Skin biopsy is extremely useful for a definitive diagnosis. Cutaneous arteritis consists of a necrotizing vasculitis affecting small and medium-sized arteries within deep dermal or at the septa of the subcutaneous fat tissue. Fibrinoid degeneration involves all layers of the vascular wall, and internal elastic lamina disruption is detected (Fig. 5b). The histological changes can be divided into four stages (acute, subacute, reparative and healed), with a transition from a predominantly neutrophilic to lymphocytic infiltrate in the subacute and reparative stages. Then, vascular lumens become occluded by the fibrin thrombi with perivascular neovascularization in the healed stages [32, 33]. Direct immunofluorescence staining may show C3 and IgM deposits within vessels in the lesions [34]. Nodular vasculitis and thrombophlebitis are considered histopathologic differential diagnosis.

Primarily-lobular panniculitides

Primarily-lobular panniculitides without vasculitis

Gouty panniculitis

Gouty panniculitis represents an extremely rare manifestation of gout, characterized by the deposition of monosodium urate crystals in the lobular hypodermis. The pathophysiology is currently poorly understood and serum uric acid level need not to be elevated to its development [35]. Gouty panniculitis may precede, appears concomitantly or years after the articular clinical expression of tophaceous gout. On physical examination, patients present with indurated, erythematous, and irregular subcutaneous nodules or plaques, frequently painful, which can ulcerate and drain serous or opaque fluid. Lesions are located predominantly on the lower extremities, although they may be observed on upper extremities, torso, buttocks and scalp [36,37,38]. Skin biopsy reveals amorphous eosinophilic deposits in the deep dermis and subcutaneous tissue surrounded by a granulomatous reaction with macrophages and many multinucleated giant cells. Urate crystals causing lobular panniculitis show a needle-like shape and are doubly refractive under polarized light [39].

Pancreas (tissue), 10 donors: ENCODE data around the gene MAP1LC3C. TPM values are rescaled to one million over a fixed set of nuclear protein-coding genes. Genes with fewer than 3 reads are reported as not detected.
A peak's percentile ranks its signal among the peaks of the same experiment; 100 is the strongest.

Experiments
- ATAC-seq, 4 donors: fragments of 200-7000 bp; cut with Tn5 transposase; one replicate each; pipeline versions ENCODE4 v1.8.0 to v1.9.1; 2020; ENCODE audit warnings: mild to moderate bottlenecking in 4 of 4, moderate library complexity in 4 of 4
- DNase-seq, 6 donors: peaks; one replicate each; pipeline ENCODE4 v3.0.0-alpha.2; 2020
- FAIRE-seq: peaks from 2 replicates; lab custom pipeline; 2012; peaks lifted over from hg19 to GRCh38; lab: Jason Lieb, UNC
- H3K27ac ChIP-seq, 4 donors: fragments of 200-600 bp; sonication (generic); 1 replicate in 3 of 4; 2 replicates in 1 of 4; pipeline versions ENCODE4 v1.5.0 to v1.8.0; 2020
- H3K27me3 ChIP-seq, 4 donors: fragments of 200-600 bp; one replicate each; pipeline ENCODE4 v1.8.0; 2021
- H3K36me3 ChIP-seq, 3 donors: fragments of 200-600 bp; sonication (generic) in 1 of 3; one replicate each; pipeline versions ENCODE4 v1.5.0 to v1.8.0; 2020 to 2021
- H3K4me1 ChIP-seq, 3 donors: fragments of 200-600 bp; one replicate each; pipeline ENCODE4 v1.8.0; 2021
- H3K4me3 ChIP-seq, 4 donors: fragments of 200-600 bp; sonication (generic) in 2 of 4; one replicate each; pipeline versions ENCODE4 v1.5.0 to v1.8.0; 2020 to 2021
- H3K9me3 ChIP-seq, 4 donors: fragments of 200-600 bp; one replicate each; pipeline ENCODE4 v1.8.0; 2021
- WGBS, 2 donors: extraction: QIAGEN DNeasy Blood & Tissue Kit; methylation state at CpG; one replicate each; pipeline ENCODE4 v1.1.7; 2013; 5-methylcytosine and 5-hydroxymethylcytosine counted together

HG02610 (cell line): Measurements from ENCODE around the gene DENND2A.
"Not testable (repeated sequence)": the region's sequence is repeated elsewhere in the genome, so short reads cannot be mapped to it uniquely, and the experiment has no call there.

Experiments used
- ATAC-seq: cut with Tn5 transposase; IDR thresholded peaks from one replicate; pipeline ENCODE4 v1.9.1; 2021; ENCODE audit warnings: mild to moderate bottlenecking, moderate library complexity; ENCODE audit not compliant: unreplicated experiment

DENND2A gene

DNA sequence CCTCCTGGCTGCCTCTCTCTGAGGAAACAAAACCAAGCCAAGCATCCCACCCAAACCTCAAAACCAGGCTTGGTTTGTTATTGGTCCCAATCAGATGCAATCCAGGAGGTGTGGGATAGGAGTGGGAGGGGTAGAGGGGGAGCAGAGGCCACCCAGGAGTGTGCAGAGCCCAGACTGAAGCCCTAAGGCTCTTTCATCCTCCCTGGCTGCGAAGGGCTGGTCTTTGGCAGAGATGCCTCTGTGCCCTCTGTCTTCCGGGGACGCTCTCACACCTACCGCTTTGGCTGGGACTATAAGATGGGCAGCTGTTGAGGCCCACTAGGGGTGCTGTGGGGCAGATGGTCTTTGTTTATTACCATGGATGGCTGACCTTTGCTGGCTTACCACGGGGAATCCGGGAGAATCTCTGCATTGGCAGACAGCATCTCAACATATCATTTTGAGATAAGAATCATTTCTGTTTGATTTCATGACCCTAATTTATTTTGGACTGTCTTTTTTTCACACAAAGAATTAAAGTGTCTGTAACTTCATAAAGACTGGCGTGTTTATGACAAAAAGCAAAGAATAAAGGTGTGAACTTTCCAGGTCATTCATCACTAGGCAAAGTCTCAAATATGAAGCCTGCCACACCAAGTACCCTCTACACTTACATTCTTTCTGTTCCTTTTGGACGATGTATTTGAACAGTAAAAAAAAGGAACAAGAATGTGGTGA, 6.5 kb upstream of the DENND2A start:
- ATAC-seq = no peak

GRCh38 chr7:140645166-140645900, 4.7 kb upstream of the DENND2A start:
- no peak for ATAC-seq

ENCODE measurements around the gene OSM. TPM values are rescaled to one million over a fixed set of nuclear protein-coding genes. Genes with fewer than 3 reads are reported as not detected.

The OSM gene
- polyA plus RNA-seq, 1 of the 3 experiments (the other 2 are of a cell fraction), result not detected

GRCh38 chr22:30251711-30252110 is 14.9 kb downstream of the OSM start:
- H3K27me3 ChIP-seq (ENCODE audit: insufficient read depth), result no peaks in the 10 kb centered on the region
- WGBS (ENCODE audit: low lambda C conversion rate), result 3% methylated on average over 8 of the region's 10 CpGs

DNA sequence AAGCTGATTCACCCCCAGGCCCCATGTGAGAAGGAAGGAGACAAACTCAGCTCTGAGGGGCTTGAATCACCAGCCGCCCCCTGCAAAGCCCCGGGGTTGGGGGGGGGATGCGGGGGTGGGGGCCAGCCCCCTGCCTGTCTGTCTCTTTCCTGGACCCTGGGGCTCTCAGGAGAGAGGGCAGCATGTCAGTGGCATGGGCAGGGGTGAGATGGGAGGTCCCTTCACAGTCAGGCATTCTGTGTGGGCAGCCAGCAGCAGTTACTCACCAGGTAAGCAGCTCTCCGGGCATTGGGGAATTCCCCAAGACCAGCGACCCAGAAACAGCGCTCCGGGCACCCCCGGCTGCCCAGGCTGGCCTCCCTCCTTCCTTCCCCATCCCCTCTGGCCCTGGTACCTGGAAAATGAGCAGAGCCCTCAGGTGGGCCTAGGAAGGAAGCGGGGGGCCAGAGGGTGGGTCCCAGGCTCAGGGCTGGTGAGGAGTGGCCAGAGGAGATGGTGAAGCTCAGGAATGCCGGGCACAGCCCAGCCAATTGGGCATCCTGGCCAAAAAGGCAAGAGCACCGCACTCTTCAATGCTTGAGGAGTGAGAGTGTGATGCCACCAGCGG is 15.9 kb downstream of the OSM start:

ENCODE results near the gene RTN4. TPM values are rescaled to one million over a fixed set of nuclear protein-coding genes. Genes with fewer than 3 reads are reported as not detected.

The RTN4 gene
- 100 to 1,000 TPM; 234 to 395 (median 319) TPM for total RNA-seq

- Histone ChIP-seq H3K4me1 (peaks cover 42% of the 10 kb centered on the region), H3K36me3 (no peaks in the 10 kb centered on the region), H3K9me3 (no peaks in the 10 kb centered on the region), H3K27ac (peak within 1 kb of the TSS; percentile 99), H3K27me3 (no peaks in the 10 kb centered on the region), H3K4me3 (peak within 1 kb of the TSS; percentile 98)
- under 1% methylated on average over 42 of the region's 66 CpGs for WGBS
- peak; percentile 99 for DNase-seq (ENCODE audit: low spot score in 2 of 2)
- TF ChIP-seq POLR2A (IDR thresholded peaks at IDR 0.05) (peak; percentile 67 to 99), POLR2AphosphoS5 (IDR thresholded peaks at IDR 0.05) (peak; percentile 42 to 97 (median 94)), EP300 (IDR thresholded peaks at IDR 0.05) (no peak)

Post-steroid panniculitis

This is a very rare panniculitis mostly described in childhood, but also in early adulthood, one to 10 days after cessation of systemic corticosteroid therapy. It has been suggested that a sudden decrease or withdrawal of high doses of corticosteroids either oral or intravenous may cause an increase in the ratio of saturated to unsaturated fatty acids, leading to crystal formation. The nodules tend to appear in those areas prone to accumulation of fat during steroid therapy such as the cheeks, jawline, arms and trunk, although it has also been reported on the legs. Usually there are no general symptoms [40, 41].

Characteristic histopathological findings consist of lobular panniculitis without vasculitis, with narrow strands needle-shaped clefts in radial arrangement within the cytoplasm of histiocytes, multinucleated giant cells, and the great majority of fat cells. The needle-shaped clefts represent negative images of crystals of triglycerides dissolved during tissue processing. These features are also seen in sclerema neonatorum and subcutaneous fat necrosis of the newborn. The lesions generally subside in weeks or months even without any treatment, leaving residual hyperpigmentation. If ulceration occurs in late stage, resuming steroid therapy may be indicated and then a slower and gradual decrease of the dose should be programmed [40, 41].

Lupus panniculitis

Lupus panniculitis (LEP), also known as lupus erythematosus profundus, affects approximately 2% of the patients diagnosed with lupus erythematosus [42]. It can also appears concomitantly with discoid lupus erythematosus or subacute cutaneous lupus erythematosus (on the overlying skin or elsewhere), as well as an isolated phenomenon [43]. The development of LEP after an injury to the area, such as HPV vaccination, preceding trauma and injection site of adalimumab - a human monoclonal antibody to tumor necrosis factor (TNF)-α - has been previously described [44,45,46,47].